Tuesday, June 10, 2014

Die, you F***ing NEWB!!11!1 - Multiplayer Etiquette - Ryviews Special Ryport

As far as I can tell, Xbox Live doesn't have any officially published etiquette rules. And after a bit of internet searching, I've found there is some common ground, but for the most part it's a completely ungoverned frontier. In the era of disappearing net neutrality and an ever-growing trend towards constant connectivity, I can certainly see a case for why there shouldn't be any hard rules.

But does the gaming suffer one way or the other?

I'm fairly new to the multiplayer environment. I pretty much starting playing on Xbox Live during Halo: Reach, where the games were lively. It seemed like a large number of people use microphones (myself included) and people were generally not overly offensive. There was a mixture of angry gamers who yelled every time they died and players who would actively try to help their teammates out with useful advice.

Now, whenever I play Halo 4, the talking seems to have gone away. Maybe it's just the matches I end up in, but it's rare that I encounter anyone with a microphone, and when I find that player with one it usually resulting in an unpleasant amount of disruptive white noise or background chatter. So, at least recently, I'm not very happy with the quality of the multiplayer chatting.

But there's much more to the experience than talking. I'm frequently disgruntled by the jerks who will teabag my corpse after killing me in Halo 4, and that's a persistent problem, but in general I rarely encounter pre-meditated team killing, or any other kind of mental anguish.

I also recently gave the Mass Effect 3 multiplayer another try, and since that's cooperative, I was hesitant to jump back in. I was predictably quite bad, given that I haven't played in close to a year, but pretty much every time I passed out there was a teammate there to revive me. There's was one particular soldier who dutifully stuck with me for multiple missions, constantly bailing me out of trouble. But he didn't quit, he didn't send any angry messages my way, he just played the game and helped me however he could. Truly a class act.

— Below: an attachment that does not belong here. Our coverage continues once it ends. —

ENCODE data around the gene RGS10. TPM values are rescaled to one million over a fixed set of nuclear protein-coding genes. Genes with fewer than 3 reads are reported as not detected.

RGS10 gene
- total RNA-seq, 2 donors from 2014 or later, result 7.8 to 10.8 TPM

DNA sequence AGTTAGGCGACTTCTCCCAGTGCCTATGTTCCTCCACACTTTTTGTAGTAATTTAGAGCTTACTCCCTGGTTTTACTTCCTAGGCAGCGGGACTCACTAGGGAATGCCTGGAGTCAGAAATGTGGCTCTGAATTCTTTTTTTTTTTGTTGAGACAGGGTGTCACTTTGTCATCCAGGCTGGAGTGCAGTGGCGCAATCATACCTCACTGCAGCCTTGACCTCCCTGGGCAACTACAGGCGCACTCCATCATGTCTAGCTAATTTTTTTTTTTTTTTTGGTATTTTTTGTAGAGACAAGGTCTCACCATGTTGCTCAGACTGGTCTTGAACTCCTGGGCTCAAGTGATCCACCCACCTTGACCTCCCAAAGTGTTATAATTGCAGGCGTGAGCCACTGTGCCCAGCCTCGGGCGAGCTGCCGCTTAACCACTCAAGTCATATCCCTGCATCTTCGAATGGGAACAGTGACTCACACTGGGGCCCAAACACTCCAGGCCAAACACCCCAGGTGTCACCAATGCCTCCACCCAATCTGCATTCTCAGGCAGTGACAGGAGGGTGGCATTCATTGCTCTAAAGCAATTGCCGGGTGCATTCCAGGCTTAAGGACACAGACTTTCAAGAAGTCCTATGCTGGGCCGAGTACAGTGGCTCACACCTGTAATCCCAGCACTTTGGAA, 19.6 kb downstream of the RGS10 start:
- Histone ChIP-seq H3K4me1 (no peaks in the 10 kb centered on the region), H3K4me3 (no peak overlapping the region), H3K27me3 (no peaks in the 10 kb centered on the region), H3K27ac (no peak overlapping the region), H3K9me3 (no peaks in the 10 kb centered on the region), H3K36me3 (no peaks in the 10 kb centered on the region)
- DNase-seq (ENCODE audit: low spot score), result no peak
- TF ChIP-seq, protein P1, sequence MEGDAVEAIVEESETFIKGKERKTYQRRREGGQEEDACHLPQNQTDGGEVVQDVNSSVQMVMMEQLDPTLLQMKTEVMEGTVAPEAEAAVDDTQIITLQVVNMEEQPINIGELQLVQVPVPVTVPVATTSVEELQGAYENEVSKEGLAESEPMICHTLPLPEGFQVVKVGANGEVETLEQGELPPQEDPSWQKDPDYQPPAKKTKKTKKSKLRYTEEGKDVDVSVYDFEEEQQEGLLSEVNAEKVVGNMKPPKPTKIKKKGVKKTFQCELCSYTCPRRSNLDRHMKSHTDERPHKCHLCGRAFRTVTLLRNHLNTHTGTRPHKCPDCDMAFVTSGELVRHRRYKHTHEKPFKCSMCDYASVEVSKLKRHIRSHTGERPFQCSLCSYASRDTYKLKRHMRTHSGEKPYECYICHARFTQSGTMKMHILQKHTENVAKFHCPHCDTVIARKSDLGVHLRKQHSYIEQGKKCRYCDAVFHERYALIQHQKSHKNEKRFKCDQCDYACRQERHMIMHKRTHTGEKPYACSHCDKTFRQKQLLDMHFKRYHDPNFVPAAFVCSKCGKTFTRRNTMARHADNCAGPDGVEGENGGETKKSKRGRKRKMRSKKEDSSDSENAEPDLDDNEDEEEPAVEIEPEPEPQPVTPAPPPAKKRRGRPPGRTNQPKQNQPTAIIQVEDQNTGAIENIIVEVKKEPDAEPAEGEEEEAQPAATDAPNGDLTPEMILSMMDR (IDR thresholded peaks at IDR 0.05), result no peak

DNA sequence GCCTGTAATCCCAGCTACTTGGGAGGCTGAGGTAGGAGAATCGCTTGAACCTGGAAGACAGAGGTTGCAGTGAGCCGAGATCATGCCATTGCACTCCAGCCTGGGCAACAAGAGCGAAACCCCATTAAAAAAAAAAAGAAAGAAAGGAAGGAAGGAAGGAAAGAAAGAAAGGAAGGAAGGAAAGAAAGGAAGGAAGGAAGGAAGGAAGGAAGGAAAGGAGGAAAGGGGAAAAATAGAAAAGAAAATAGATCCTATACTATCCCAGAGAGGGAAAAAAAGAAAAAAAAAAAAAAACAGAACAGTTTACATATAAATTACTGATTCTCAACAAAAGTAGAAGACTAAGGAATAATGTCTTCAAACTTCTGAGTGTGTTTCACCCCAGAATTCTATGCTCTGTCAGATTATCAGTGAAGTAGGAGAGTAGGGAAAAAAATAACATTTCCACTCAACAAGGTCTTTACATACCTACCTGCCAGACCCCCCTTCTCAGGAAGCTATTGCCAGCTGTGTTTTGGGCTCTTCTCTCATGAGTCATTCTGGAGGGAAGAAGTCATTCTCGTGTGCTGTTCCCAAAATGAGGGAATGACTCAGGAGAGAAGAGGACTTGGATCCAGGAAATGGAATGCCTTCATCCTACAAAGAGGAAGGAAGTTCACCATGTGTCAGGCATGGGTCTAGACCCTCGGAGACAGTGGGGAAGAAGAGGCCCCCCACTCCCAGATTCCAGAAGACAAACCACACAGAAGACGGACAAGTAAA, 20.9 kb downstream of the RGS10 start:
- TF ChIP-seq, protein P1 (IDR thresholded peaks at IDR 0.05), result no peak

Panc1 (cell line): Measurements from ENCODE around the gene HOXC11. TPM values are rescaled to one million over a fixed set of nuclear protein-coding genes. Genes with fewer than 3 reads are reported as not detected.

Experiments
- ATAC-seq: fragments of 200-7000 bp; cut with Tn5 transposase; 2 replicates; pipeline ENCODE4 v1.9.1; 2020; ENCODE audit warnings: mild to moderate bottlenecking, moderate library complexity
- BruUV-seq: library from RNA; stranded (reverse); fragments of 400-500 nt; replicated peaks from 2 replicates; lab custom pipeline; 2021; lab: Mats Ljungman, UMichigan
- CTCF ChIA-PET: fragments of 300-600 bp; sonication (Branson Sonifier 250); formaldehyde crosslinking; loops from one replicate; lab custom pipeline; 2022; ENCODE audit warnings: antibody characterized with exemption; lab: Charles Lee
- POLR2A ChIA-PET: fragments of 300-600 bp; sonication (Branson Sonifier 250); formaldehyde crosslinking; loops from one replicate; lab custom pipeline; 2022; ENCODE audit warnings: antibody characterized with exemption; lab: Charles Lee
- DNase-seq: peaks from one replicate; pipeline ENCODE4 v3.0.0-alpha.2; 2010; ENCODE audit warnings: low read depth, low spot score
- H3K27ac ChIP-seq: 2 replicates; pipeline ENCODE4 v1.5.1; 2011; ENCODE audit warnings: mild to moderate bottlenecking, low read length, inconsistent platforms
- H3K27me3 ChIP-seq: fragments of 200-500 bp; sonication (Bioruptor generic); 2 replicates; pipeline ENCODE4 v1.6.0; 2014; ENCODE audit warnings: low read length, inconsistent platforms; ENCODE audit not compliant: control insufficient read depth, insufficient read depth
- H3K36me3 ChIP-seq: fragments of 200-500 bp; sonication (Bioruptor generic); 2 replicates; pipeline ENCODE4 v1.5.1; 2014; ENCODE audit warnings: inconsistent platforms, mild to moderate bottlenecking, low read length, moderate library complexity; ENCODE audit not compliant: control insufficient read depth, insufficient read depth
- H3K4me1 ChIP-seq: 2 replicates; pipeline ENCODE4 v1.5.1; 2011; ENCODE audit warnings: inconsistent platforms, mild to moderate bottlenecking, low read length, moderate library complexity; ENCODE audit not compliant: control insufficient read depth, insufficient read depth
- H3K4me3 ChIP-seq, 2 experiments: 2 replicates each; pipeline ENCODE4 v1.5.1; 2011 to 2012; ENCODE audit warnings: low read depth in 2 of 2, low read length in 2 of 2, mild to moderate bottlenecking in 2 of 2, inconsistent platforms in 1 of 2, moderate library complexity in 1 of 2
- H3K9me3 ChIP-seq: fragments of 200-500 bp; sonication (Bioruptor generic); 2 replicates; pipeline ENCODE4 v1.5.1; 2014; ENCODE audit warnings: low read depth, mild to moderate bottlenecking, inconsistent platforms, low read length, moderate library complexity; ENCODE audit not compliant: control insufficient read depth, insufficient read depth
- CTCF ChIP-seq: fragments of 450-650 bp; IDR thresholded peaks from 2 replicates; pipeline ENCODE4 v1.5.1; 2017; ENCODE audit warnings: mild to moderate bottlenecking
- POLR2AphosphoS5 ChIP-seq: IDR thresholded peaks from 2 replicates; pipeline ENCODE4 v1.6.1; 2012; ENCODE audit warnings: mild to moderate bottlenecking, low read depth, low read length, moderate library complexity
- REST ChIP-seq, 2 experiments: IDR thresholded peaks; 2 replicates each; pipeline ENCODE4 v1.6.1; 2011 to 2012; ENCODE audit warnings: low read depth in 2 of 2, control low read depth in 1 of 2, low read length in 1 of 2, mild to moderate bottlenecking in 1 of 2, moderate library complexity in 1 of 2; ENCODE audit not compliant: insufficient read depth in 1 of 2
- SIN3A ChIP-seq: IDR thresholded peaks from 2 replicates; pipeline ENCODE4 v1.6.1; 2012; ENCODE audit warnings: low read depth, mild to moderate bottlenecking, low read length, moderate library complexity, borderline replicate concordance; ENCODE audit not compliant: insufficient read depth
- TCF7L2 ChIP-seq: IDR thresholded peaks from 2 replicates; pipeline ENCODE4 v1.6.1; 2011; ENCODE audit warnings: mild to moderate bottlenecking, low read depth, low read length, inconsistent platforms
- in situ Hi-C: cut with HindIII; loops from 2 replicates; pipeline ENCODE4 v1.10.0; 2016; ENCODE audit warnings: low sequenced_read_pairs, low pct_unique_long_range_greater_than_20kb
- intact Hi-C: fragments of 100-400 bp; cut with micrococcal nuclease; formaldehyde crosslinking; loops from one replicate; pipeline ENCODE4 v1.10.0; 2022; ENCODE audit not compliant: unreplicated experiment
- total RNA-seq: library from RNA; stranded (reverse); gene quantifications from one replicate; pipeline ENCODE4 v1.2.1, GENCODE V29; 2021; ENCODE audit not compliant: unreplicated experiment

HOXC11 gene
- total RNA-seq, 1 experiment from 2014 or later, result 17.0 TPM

Shepard could learn a thing or two from that guy...

Honestly, while I'm disappointed that I don't encounter many talkers any more, I don't feel like multiplayer etiquette is really lacking. The stereotype is that everyone playing on Xbox Live is either 12 years old or they act that way. But I just really don't see that as the case. For the most part, the gamers I encounter are just like me; they're playing because they like the game. They aren't trolling, they aren't just trying to screw it up for everyone else. They're just playing the game.

When I starting brainstorming for this article, I honestly thought that there should be some real etiquette rules that people are expected to follow. But regulation of content over the internet starts a dangerous precedent. Too many rules could, at the very least, stop some subset of gamers from playing certain games, or playing online at all. And rules usually also encourage some people to break them, effectively making an unenforceable rule completely worthless, and making the problem worse.

I do think that most games should have a way to filter the experience. There should always be a global mute option. And, while I'm a bad culprit of this, there should be more gamers using player reviews for positive experiences. I don't really think I ever submit positive reviews (although I made a point to do so for that Mass Effect 3 player). Usually I submit a negative review whenever a Halo player has a very disruptive mic or someone teabags my corpse. I can't remember the last time I gave a positive review after playing Halo.

Source: http://tinyurl.com/q5d88uo

And really, I think that's the problem with the perception of multiplayer in the gaming environment. Gamers react stronger to negative experiences than positive ones. That's human nature. And we really need to help foster a culture that rewards good behavior, as much if not more so than punishing bad behavior. Because I for one want a gaming experience that's enjoyable for everyone involved. We already have a common ground, we're playing the same video game. There's no reason to be jerks to one another.

So I tend to think that online gaming would suffer if it went in either extreme. You can't make it a no-fun zone full of regulations and rules, but you also really can't survive in a completely lawless zone full of offensive and frustrating people or content. Gamers need a mutual respect and sense of community so that the people who are overly aggressive or offensive are motivated to be less harsh, and I think that would benefit everyone involved.

I'd love to hear what anyone else thinks on the subject in the comments!

Until next time,


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